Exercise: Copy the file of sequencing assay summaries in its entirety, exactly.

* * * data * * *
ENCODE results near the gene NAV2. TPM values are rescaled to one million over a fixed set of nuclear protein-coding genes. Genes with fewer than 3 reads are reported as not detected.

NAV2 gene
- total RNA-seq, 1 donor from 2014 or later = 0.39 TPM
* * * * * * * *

ENCODE results near the gene NAV2. TPM values are rescaled to one million over a fixed set of nuclear protein-coding genes. Genes with fewer than 3 reads are reported as not detected.

NAV2 gene
- total RNA-seq, 1 donor from 2014 or later = 0.39 TPM